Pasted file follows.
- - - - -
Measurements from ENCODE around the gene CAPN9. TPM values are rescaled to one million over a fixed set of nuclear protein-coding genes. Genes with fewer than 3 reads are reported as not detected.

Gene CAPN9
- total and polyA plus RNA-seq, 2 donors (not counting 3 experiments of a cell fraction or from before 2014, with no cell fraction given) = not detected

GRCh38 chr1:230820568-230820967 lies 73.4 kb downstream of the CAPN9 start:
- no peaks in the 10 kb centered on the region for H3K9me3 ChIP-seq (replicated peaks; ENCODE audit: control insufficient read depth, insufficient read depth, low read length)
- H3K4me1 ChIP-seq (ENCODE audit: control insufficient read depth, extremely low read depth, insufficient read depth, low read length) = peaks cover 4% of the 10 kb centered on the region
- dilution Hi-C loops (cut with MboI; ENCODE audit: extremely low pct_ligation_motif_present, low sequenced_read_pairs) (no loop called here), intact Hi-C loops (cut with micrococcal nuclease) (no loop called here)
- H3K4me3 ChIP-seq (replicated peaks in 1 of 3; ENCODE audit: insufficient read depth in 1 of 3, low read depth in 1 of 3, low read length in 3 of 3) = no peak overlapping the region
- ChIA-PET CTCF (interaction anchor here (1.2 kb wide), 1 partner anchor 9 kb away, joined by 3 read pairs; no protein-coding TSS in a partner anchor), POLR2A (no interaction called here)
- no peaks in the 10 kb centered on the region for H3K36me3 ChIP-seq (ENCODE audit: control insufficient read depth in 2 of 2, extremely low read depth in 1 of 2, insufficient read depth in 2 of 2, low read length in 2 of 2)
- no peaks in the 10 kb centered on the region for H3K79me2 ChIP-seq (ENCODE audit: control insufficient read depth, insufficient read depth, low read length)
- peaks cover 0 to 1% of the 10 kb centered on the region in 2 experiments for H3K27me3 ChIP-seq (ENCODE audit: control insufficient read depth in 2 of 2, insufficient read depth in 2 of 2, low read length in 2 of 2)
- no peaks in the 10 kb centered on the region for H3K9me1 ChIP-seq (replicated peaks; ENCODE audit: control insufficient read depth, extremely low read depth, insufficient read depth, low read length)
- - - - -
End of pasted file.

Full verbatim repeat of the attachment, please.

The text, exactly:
Measurements from ENCODE around the gene CAPN9. TPM values are rescaled to one million over a fixed set of nuclear protein-coding genes. Genes with fewer than 3 reads are reported as not detected.

Gene CAPN9
- total and polyA plus RNA-seq, 2 donors (not counting 3 experiments of a cell fraction or from before 2014, with no cell fraction given) = not detected

GRCh38 chr1:230820568-230820967 lies 73.4 kb downstream of the CAPN9 start:
- no peaks in the 10 kb centered on the region for H3K9me3 ChIP-seq (replicated peaks; ENCODE audit: control insufficient read depth, insufficient read depth, low read length)
- H3K4me1 ChIP-seq (ENCODE audit: control insufficient read depth, extremely low read depth, insufficient read depth, low read length) = peaks cover 4% of the 10 kb centered on the region
- dilution Hi-C loops (cut with MboI; ENCODE audit: extremely low pct_ligation_motif_present, low sequenced_read_pairs) (no loop called here), intact Hi-C loops (cut with micrococcal nuclease) (no loop called here)
- H3K4me3 ChIP-seq (replicated peaks in 1 of 3; ENCODE audit: insufficient read depth in 1 of 3, low read depth in 1 of 3, low read length in 3 of 3) = no peak overlapping the region
- ChIA-PET CTCF (interaction anchor here (1.2 kb wide), 1 partner anchor 9 kb away, joined by 3 read pairs; no protein-coding TSS in a partner anchor), POLR2A (no interaction called here)
- no peaks in the 10 kb centered on the region for H3K36me3 ChIP-seq (ENCODE audit: control insufficient read depth in 2 of 2, extremely low read depth in 1 of 2, insufficient read depth in 2 of 2, low read length in 2 of 2)
- no peaks in the 10 kb centered on the region for H3K79me2 ChIP-seq (ENCODE audit: control insufficient read depth, insufficient read depth, low read length)
- peaks cover 0 to 1% of the 10 kb centered on the region in 2 experiments for H3K27me3 ChIP-seq (ENCODE audit: control insufficient read depth in 2 of 2, insufficient read depth in 2 of 2, low read length in 2 of 2)
- no peaks in the 10 kb centered on the region for H3K9me1 ChIP-seq (replicated peaks; ENCODE audit: control insufficient read depth, extremely low read depth, insufficient read depth, low read length)